Was Asked When Will I Kill Myself: Actor Swastika on Cyberbullying
Swastika Mukherjee speaks up about her recent experience with cyberbullying and social media toxicity.
Video Editor: Kunal Mehra
Actor Swastika Mukerjee has taken to social media to post a strong note about online abuse. She began by saying that after her Dil Bechara co-star Sushant Singh Rajput's demise, a news report had falsely quoted her as saying that “suicides are now in fashion”. "Following this, there were fierce online attacks on me including rape and death threats," she says.
In an exclusive interview to The Quint, Mukherjee speaks up about her recent experience with cyberbullying, social media toxicity and how promptly netizens spew hate. Laughing, she said that she had told the Kolkata Cyber Crime branch that if she has to report all the cases of cyberbullying that she faces online, then the branch will have to open up a separate department just to attend to her.
Mukherjee said that people are quick to react after reading just the headlines and spew hate on others on social media without even verifying the facts.
“After the fake news incident, thousands of people commented on my posts asking me when am I going to commit suicide, what rope am I going to use and will someone be present there to film me.”Swastika Mukherjee, Actor
She believes that the core reason behind cyberbullying and trolling on social media is that fact that “people think they can get away with it”. She says, “this getting-away-with-it attitude is what gives them power.” This, she believes, leads them to openly make videos threatening people with rape or acid attacks.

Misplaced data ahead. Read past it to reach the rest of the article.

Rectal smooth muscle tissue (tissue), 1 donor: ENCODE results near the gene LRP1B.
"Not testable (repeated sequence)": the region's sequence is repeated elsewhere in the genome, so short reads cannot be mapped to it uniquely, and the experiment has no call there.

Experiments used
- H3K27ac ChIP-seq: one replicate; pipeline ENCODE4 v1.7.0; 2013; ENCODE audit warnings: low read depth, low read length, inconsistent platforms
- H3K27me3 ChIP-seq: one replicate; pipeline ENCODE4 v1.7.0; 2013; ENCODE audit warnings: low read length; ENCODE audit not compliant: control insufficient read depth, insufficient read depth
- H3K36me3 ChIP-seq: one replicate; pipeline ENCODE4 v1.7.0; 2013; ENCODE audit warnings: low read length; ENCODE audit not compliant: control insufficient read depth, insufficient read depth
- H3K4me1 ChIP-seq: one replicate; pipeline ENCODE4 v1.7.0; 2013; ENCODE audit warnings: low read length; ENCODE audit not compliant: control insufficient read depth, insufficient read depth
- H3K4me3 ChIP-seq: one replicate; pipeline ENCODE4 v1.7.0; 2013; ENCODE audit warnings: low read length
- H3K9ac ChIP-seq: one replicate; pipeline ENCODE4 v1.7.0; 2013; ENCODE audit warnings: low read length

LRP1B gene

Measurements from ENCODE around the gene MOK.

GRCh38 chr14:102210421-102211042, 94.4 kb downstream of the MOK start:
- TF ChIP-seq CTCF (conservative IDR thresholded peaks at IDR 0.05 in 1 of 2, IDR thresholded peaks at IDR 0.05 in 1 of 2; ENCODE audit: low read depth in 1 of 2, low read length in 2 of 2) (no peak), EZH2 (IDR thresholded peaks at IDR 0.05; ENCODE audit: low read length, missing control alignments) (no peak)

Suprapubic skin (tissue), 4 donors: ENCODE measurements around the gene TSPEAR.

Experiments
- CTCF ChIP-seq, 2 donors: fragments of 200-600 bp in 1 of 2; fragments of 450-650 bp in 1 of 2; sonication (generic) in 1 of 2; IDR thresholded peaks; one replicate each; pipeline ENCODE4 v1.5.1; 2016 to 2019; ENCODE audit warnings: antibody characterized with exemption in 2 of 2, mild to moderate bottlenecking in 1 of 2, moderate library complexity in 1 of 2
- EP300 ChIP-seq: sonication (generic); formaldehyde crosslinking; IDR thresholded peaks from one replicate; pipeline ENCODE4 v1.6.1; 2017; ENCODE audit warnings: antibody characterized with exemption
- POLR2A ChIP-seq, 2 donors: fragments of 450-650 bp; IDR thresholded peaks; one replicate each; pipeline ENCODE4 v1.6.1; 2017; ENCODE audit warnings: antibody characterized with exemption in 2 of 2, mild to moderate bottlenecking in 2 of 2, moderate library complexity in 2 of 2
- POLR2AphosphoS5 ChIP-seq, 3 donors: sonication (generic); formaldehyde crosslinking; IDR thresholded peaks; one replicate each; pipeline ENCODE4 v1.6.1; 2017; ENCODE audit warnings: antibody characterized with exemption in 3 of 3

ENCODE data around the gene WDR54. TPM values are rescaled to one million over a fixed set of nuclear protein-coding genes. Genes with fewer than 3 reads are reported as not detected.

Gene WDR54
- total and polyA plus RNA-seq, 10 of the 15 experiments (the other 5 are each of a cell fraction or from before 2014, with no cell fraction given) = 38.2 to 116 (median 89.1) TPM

Another reason which she believes gives way to cyberbullying is lack of reporting. She says that often women are embarrassed and ashamed to disclose the details of the threats they receive.
“Just complaining to the authorities is not enough. It doesn’t end there. You will have to go to court to present your statement. You will have to follow through with the case till the end.”Swastika Mukherjee, Actor
"Cyberbullying takes a toll on not only your own mental health but also the mental health of your family,” Mukherjee sighs before continuing to share how she was “shaking” and her hands were “trembling” after she was informed that she was misquoted.
She firmly hopes that her reporting the incidents of cyberbullying can set an example and instil courage in other women so that they, too, can come out and report it.
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